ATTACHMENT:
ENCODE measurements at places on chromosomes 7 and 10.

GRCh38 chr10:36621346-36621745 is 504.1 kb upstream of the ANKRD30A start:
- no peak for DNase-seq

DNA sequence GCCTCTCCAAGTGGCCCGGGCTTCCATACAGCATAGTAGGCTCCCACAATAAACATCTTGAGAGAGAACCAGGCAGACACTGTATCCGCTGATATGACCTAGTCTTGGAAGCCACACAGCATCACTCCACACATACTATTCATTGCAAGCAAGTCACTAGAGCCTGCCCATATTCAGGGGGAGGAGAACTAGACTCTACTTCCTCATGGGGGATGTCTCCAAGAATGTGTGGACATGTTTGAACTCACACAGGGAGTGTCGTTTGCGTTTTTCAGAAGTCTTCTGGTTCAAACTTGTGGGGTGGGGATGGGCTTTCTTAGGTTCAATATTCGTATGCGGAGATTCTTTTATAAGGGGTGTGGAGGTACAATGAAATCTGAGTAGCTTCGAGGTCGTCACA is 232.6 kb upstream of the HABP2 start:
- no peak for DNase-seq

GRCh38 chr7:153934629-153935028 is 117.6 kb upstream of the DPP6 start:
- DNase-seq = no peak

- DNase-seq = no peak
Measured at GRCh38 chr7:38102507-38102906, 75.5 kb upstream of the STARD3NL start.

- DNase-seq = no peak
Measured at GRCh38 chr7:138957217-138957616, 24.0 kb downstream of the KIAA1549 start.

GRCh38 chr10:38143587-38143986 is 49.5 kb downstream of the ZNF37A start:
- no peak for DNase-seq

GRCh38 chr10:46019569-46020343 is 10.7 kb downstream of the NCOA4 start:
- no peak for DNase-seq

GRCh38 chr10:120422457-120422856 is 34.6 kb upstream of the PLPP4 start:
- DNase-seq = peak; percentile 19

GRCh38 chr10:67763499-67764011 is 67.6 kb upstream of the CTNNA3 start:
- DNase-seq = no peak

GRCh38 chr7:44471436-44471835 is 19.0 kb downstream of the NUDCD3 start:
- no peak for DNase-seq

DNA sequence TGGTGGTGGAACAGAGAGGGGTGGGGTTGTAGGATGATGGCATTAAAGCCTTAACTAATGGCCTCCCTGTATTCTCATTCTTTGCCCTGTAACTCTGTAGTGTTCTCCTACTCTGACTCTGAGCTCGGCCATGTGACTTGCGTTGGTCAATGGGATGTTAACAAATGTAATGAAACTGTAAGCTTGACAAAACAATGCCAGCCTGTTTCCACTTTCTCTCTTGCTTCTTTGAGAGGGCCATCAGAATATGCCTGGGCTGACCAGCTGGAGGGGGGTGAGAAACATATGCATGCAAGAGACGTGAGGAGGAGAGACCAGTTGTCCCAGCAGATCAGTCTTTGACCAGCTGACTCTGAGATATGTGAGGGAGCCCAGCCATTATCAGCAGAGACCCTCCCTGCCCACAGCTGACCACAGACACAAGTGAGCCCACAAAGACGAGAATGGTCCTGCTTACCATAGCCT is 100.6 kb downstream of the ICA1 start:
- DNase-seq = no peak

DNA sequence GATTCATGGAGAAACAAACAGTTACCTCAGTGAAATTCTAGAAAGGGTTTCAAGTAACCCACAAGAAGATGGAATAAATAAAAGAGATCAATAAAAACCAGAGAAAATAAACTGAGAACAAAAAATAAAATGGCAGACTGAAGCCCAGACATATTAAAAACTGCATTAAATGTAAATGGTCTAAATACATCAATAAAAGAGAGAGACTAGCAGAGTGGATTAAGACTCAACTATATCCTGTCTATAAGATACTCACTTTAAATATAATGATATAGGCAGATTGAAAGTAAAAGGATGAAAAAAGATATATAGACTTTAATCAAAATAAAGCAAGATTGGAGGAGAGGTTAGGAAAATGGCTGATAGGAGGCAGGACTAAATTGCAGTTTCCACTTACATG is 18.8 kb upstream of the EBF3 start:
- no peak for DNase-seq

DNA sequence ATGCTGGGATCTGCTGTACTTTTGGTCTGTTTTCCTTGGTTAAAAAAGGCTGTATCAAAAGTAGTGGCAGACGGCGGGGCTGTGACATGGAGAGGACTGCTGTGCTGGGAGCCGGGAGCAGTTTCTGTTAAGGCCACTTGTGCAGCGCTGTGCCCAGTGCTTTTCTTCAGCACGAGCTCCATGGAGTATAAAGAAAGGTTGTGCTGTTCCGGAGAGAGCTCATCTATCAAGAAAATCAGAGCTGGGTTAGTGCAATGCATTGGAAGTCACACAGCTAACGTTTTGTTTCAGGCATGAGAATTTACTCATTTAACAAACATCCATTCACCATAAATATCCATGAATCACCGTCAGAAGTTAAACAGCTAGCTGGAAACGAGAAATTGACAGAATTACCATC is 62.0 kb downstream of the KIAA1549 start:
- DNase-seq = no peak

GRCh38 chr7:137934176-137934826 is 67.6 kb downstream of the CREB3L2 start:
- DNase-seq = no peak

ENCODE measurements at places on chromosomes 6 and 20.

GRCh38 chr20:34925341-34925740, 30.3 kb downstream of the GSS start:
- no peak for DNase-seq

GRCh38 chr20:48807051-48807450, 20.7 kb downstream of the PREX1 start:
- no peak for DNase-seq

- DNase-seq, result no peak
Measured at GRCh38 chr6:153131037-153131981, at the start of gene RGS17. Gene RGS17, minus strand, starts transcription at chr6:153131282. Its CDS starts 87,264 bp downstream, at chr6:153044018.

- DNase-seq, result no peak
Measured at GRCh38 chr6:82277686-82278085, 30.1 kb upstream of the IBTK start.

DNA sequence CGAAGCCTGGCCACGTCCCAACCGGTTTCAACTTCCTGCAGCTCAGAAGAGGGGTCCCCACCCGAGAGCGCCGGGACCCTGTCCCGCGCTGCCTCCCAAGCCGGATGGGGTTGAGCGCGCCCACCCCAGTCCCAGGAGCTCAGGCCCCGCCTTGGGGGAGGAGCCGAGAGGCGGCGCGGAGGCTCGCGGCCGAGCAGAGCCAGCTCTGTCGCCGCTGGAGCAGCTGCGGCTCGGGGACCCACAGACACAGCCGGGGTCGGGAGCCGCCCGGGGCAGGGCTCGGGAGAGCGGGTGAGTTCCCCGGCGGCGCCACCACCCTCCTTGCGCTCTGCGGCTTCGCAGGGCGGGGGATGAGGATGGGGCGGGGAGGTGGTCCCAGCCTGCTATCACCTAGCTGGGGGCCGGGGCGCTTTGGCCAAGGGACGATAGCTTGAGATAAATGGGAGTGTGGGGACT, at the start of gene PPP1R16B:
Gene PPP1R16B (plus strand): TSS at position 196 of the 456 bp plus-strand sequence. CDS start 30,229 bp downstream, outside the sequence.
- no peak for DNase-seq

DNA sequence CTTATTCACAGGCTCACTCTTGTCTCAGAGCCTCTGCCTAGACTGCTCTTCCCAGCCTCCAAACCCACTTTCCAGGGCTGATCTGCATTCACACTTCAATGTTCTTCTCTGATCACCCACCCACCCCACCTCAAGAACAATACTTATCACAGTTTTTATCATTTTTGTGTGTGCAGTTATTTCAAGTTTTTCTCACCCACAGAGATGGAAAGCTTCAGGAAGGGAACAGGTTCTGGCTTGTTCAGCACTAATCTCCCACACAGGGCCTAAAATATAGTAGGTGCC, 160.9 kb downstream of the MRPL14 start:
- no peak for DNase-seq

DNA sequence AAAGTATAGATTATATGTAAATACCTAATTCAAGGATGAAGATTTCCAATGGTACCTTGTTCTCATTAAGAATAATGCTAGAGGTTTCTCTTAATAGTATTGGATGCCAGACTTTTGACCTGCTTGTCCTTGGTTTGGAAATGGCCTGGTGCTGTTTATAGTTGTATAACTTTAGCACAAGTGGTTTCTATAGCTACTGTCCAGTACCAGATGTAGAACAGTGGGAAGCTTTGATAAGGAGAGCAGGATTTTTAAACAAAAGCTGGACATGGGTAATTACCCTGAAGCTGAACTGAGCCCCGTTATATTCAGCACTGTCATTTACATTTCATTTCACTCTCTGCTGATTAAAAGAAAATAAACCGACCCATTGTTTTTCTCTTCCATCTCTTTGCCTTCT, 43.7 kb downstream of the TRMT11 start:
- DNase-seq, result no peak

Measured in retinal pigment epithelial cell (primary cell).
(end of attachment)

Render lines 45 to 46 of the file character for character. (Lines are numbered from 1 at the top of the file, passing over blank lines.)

- DNase-seq, result no peak

Measured in retinal pigment epithelial cell (primary cell).